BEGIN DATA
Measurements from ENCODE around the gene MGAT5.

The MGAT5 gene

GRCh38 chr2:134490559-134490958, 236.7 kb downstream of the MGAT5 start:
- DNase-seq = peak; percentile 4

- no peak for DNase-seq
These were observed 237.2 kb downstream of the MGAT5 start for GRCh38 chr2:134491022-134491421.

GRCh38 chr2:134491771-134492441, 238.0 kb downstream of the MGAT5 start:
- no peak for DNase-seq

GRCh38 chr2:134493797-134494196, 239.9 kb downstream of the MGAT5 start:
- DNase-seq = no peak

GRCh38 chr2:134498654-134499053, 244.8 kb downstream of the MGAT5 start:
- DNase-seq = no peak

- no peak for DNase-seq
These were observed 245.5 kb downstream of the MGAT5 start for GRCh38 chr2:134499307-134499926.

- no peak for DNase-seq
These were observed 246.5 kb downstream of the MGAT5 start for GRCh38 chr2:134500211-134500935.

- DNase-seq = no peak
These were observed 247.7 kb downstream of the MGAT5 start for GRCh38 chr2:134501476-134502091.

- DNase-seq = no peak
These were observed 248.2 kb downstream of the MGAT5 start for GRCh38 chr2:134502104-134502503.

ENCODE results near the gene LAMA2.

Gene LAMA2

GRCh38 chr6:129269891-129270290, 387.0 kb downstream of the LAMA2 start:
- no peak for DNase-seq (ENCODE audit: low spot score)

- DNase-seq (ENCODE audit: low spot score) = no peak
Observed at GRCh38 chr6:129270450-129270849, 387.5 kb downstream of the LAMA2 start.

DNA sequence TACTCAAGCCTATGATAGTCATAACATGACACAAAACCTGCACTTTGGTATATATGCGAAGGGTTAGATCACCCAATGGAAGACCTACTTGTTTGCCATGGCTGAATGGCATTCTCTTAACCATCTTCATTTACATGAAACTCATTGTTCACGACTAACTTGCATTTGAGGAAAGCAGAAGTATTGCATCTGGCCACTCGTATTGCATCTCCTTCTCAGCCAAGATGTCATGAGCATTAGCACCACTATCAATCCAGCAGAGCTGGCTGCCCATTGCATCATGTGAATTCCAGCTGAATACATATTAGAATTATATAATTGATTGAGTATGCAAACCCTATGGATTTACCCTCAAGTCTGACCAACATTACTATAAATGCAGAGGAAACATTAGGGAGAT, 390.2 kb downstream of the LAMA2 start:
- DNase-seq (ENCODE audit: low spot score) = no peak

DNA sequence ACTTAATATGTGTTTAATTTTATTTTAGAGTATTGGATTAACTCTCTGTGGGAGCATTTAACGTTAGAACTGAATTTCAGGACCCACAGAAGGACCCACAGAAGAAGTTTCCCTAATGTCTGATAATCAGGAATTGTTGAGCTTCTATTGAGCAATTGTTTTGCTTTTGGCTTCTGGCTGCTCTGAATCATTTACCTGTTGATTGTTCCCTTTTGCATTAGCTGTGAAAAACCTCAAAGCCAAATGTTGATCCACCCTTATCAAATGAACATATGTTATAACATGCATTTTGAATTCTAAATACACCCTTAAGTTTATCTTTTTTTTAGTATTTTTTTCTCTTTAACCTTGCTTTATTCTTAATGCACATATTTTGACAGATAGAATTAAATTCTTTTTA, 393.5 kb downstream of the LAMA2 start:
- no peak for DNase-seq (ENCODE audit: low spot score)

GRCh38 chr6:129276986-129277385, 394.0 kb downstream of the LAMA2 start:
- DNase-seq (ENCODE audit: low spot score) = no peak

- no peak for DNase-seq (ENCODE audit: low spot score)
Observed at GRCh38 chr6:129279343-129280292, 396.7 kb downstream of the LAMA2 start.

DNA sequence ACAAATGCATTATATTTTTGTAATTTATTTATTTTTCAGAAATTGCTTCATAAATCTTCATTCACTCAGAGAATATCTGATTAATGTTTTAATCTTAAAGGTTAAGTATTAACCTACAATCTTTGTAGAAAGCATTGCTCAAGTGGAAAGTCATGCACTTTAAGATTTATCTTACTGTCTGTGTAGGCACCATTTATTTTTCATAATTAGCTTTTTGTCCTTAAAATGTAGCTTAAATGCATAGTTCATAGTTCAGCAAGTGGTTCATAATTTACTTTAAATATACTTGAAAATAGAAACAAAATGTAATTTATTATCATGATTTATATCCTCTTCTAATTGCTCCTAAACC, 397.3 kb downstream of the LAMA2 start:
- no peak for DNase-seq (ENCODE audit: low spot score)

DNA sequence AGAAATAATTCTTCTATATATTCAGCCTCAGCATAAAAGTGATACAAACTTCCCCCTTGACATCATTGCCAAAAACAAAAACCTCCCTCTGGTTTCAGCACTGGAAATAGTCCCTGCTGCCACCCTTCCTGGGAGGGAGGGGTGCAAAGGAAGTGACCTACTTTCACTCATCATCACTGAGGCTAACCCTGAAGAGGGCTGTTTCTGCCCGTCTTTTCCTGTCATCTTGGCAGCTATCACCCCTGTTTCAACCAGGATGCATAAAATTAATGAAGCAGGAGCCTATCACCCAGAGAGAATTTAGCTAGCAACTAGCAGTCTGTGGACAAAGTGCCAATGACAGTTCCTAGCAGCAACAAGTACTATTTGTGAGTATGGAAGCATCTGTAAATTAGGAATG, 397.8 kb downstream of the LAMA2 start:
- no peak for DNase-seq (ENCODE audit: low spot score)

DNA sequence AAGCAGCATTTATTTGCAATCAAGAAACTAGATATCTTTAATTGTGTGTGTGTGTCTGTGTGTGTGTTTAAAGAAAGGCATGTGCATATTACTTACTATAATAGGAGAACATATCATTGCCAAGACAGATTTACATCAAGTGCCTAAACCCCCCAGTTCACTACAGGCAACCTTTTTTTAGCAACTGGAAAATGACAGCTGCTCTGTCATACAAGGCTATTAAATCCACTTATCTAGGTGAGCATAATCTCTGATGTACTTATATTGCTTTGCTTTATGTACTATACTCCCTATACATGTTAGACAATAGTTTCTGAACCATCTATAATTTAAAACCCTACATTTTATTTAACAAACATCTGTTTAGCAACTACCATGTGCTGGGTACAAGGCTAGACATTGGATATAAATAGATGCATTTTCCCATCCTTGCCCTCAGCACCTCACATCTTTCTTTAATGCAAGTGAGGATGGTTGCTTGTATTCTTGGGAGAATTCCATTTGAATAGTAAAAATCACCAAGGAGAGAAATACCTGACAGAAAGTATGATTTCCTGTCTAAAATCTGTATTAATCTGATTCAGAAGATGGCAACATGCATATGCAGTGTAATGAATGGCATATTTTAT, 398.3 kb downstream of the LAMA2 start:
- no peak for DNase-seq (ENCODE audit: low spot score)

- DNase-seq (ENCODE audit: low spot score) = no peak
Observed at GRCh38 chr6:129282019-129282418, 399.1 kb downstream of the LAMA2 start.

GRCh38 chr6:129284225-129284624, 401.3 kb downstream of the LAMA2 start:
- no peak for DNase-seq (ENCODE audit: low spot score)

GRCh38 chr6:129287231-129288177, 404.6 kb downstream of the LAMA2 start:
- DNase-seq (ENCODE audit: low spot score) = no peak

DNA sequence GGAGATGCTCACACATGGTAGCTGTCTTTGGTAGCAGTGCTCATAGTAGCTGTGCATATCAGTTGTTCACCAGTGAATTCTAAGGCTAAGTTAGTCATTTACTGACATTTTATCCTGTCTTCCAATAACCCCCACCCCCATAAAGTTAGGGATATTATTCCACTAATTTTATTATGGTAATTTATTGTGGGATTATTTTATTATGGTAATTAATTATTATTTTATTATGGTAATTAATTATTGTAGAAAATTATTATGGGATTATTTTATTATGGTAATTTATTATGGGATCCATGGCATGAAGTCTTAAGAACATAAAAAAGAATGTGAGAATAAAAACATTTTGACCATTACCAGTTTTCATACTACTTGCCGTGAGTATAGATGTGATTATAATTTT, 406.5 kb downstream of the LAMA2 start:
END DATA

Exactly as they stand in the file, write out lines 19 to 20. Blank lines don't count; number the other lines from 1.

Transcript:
- DNase-seq = no peak
These were observed 248.2 kb downstream of the MGAT5 start for GRCh38 chr2:134502104-134502503.